Democratic presidential hopeful and former US vice president Joe Biden told unemployed miners, particularly those in the coal sector, to learn to code so that they can access the jobs of the future.
According to Washington Post reporter Dave Weigel, at a rally in Derry, New Hampshire, Biden said that if miners are able to go underground 3,000 feet or throw coal into a furnace, they surely have the ability to learn how to program.
Biden riffing on how Obama put him in charge of judging the "jobs of the future" suggests re-training miners as coders.
"Anybody who can go down 3000 feet in a mine can sure as hell learn to program as well."
This sort of "just transition" stuff was murder on Clinton in 2016...— Dave Weigel (@daveweigel) December 30, 2019
Biden’s comments come at a moment when natural gas has taken a good share of the market previously dominated by coal and when coal generation continues to go down. At the same time, coal exports from the US to Asia and Europe are experiencing a series of roadblocks imposed by towns and cities that decided to put limits on how much of the fossil fuel is shipped from their ports. Related: Are Oil Stocks ‘Too Toxic To Trade’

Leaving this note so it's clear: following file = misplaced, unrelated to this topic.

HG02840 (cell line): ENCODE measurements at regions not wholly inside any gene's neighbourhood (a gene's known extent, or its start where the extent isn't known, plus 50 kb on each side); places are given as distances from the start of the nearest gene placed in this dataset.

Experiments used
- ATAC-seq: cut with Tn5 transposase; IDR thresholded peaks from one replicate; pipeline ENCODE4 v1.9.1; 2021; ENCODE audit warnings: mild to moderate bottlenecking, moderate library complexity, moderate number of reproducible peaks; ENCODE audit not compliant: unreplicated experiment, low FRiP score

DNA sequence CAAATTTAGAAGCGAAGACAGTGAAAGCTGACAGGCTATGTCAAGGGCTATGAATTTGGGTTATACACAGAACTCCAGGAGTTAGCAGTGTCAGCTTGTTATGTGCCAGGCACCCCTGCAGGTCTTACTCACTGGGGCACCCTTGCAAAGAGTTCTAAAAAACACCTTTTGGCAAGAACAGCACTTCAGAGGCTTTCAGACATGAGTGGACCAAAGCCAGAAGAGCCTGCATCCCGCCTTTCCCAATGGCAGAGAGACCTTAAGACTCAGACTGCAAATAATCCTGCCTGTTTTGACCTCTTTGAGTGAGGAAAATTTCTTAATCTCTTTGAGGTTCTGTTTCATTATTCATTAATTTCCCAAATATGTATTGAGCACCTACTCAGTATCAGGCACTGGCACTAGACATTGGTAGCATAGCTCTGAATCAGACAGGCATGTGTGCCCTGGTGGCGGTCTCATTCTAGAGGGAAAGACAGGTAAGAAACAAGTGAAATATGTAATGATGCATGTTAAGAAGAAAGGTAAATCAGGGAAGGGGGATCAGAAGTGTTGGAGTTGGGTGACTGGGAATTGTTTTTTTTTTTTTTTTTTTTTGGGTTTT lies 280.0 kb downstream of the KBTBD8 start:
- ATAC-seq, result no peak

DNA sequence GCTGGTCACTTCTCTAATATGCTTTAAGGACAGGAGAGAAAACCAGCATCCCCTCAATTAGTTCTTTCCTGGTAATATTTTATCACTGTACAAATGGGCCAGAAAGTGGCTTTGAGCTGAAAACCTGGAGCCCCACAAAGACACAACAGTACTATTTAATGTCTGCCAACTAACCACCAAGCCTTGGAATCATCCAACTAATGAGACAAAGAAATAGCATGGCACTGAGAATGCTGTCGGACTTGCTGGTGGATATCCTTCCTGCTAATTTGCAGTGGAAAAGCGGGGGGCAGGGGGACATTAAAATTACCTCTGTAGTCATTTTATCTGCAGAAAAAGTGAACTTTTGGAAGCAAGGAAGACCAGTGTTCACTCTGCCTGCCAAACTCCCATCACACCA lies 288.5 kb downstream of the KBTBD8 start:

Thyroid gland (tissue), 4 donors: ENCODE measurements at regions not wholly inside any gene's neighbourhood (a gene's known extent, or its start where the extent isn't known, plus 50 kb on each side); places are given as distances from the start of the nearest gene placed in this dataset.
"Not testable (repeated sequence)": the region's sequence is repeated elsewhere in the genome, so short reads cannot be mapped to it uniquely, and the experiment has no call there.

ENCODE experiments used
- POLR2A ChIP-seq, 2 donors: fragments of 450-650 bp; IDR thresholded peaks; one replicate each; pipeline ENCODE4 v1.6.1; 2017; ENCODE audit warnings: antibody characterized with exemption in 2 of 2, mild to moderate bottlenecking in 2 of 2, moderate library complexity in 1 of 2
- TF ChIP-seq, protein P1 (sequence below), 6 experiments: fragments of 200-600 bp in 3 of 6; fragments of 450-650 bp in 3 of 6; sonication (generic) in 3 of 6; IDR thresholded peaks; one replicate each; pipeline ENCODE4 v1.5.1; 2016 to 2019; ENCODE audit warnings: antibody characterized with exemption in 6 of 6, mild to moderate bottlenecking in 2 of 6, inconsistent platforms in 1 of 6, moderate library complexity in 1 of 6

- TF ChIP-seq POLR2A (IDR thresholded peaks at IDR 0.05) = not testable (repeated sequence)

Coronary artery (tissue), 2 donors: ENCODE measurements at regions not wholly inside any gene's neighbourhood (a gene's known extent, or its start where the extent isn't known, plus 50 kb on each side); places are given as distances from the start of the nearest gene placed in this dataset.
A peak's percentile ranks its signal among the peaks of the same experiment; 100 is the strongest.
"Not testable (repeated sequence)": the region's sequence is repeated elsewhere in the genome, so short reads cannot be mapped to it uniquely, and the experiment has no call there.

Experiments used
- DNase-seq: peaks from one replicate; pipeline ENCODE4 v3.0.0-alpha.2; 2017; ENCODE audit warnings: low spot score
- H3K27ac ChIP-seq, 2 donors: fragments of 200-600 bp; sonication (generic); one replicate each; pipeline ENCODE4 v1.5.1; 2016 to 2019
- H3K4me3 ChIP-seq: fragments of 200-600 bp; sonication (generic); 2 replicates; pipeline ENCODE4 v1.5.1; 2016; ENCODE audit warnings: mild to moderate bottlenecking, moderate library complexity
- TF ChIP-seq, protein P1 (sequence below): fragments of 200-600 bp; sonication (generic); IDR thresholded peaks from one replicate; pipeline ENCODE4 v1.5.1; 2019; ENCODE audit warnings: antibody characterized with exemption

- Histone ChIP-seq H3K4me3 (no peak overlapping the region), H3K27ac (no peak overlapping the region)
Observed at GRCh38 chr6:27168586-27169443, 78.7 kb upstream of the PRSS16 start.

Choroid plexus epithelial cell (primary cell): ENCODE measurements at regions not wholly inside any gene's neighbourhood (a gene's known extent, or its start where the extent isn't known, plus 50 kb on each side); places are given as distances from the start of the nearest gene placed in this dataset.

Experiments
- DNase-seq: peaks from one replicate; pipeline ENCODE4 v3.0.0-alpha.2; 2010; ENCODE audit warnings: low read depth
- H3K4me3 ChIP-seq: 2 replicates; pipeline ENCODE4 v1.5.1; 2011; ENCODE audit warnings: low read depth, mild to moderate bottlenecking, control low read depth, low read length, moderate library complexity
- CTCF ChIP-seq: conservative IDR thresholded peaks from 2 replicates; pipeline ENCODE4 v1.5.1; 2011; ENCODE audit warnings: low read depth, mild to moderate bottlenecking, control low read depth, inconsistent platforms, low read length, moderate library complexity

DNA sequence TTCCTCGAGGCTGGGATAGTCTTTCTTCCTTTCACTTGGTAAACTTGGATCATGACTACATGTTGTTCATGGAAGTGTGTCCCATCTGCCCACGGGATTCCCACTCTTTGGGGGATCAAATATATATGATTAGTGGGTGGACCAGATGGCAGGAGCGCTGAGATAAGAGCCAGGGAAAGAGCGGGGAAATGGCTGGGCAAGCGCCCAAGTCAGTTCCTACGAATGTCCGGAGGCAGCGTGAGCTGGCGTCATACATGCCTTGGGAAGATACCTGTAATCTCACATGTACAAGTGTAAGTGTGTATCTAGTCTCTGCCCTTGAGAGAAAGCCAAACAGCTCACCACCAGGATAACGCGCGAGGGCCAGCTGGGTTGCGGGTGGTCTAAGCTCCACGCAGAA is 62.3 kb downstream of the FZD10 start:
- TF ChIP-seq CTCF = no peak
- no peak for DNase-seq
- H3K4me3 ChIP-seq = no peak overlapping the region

The former vice president’s remarks were not entirely well-received, even within his own party. Brianna Wu, candidate for the House of Representatives in MA District 8 and a software engineer, tweeted that Biden’s comment seems to be tone-deaf to the needs of mineworkers who have lost their jobs.
According to the U.S. Bureau of Labor Statistics, 53,300 people were employed in coal mines in September 2019, far below the 79,400 people employed in the sector a decade ago.
It’s not the first time Biden has made comments that call into question his connection to the realities of unemployed Americans.
Following a presidential debate on December 19, the Washington Examiner published an op-ed titled “Is Joe Biden trying to lose the Rust Belt?” This, after the Democratic candidate did not elaborate on how, if elected, his government would provide opportunities to blue-collar energy and mine workers to transition to well-paying jobs as the US is pushed to move toward a green economy.
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